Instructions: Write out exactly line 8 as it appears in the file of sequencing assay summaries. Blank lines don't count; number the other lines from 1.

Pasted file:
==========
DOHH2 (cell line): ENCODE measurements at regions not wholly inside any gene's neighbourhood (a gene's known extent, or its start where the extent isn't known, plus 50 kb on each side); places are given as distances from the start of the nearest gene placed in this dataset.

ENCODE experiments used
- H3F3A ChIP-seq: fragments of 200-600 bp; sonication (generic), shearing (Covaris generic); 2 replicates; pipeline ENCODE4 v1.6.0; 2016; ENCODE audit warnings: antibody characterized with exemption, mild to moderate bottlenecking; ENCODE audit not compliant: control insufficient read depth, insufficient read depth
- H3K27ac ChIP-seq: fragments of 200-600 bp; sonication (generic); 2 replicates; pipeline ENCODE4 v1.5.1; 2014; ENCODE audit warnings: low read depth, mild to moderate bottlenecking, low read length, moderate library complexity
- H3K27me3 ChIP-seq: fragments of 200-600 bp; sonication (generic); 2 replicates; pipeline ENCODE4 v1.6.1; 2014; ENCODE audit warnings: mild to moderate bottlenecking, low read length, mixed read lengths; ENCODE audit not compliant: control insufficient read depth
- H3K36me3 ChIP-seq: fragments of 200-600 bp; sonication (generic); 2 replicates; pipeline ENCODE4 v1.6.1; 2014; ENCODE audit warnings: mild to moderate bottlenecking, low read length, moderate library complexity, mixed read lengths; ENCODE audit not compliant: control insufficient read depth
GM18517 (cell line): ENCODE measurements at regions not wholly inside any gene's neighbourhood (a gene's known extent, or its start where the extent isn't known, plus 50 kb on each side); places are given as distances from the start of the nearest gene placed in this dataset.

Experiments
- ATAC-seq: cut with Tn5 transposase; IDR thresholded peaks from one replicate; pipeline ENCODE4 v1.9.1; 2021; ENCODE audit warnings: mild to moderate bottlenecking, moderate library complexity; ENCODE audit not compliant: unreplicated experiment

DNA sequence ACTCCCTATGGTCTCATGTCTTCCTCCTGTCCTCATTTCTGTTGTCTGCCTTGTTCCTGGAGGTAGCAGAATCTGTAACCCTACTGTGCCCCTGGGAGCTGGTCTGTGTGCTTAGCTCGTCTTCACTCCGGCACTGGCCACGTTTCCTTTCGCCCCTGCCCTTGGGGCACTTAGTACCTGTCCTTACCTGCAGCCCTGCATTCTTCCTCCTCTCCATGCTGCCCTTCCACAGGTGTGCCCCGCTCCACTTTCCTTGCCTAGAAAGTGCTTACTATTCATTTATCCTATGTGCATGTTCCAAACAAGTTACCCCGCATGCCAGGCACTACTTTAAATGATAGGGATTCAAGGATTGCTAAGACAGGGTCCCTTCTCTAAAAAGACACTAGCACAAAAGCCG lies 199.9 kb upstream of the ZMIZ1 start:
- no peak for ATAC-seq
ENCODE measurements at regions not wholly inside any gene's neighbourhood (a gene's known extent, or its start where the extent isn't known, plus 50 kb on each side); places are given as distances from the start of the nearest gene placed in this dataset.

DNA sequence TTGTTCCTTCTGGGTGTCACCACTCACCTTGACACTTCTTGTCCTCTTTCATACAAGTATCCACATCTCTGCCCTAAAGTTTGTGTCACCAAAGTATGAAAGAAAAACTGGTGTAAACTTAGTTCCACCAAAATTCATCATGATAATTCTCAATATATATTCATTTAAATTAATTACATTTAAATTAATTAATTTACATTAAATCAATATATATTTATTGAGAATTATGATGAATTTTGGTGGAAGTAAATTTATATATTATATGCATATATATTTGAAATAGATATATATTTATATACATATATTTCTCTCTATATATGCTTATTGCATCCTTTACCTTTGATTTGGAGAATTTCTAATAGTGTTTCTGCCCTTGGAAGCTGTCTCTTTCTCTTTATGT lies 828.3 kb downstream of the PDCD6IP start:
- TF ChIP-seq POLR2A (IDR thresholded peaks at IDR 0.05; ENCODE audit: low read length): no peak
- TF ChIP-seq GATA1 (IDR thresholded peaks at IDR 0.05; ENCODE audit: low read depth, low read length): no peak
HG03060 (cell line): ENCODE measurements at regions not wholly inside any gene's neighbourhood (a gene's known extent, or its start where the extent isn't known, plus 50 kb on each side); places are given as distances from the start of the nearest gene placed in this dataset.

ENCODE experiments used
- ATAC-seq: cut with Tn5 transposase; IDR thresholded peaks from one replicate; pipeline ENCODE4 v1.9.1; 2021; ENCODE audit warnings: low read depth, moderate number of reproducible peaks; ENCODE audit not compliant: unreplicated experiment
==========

Experiments